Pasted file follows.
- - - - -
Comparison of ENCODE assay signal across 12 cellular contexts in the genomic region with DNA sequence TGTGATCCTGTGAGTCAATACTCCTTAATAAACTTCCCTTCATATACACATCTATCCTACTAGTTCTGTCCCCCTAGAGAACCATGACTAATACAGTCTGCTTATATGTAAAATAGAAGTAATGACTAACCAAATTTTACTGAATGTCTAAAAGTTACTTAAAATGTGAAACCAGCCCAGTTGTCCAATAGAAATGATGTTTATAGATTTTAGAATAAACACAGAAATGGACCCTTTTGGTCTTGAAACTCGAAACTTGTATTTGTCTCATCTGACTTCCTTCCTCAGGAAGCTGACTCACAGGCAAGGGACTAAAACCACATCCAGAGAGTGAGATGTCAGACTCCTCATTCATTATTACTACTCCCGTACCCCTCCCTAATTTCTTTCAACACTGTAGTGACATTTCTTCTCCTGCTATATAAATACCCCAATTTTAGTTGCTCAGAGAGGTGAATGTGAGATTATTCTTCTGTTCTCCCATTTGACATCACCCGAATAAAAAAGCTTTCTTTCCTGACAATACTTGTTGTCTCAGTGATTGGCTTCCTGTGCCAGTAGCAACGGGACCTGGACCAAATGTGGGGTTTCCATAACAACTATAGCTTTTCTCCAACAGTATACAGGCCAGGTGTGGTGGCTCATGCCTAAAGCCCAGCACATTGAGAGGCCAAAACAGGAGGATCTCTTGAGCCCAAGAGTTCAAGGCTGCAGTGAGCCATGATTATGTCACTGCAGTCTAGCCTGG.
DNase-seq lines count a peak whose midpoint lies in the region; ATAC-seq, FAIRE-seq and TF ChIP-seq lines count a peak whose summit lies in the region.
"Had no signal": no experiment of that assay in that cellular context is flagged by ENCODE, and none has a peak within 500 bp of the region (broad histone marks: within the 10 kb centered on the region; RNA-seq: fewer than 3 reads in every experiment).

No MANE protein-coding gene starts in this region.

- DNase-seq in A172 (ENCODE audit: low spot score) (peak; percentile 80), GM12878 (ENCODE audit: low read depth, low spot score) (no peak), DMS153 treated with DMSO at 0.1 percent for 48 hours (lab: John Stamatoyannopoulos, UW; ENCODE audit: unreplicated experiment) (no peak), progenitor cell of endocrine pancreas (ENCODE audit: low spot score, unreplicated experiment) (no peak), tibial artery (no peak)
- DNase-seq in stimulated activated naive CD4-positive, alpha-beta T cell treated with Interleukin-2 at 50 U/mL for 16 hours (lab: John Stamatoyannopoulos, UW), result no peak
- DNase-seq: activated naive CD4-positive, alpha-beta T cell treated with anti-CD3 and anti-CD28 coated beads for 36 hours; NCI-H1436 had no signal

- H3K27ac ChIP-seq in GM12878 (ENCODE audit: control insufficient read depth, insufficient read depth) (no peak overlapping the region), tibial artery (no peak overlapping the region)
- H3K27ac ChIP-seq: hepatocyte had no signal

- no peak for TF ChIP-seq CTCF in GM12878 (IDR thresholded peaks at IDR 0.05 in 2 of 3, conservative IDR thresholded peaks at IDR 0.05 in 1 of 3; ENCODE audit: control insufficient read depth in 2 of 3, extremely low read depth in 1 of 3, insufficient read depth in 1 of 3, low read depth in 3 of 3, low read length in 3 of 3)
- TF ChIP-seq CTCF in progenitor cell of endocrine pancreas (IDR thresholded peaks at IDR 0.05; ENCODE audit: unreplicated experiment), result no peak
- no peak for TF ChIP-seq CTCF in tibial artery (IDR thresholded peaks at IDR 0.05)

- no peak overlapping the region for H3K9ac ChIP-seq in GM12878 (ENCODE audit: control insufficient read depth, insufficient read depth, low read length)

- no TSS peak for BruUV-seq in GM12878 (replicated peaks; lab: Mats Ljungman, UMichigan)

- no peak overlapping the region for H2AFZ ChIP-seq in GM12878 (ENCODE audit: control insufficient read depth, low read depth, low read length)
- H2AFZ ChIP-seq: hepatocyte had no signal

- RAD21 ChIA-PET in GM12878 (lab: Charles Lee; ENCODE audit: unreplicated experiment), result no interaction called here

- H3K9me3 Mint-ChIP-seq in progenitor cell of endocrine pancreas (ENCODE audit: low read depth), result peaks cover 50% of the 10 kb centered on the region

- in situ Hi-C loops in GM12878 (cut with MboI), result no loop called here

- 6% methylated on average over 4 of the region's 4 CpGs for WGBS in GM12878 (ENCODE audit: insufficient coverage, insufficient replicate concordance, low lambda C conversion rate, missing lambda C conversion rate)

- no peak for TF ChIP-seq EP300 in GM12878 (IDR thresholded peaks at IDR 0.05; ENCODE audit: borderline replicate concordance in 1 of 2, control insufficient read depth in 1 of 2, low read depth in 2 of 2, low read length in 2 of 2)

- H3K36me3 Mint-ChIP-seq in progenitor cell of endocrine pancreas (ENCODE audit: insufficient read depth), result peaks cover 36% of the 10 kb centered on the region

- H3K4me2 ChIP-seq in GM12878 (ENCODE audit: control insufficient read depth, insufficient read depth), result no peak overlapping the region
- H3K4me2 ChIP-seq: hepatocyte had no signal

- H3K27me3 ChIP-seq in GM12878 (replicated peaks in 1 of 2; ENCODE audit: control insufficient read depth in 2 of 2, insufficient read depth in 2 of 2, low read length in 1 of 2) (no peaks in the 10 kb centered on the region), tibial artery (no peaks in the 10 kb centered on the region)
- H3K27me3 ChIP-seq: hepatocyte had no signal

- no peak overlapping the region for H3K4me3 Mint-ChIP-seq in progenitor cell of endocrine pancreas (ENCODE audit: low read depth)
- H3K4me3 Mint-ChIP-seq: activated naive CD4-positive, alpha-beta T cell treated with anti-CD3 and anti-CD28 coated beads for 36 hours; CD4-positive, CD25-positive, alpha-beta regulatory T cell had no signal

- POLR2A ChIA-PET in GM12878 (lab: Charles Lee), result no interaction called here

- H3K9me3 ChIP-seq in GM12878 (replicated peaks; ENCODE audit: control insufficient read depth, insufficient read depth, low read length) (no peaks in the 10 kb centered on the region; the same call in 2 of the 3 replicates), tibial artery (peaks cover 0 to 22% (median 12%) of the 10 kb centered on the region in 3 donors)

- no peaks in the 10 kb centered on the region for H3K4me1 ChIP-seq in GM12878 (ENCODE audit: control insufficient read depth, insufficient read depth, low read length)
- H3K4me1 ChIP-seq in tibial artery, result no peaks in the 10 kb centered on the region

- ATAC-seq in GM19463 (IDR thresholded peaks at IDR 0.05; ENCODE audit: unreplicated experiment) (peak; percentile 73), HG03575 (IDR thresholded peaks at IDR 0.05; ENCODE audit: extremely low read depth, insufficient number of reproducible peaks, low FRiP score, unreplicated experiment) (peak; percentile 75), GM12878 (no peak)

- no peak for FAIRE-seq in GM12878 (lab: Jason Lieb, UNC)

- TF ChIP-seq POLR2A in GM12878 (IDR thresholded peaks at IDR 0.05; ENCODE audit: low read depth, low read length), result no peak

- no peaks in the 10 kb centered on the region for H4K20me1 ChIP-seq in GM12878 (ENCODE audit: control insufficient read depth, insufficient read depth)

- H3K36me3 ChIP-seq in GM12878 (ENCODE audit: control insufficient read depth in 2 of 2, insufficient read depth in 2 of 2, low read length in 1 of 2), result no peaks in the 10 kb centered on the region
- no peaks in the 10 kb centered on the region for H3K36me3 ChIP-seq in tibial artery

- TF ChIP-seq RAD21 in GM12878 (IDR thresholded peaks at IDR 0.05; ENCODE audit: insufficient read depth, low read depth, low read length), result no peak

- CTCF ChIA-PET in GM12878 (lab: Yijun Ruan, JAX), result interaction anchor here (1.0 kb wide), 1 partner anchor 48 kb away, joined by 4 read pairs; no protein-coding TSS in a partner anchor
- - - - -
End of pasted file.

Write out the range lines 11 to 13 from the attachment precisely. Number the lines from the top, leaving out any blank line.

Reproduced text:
- TF ChIP-seq CTCF in progenitor cell of endocrine pancreas (IDR thresholded peaks at IDR 0.05; ENCODE audit: unreplicated experiment), result no peak
- no peak for TF ChIP-seq CTCF in tibial artery (IDR thresholded peaks at IDR 0.05)

- no peak overlapping the region for H3K9ac ChIP-seq in GM12878 (ENCODE audit: control insufficient read depth, insufficient read depth, low read length)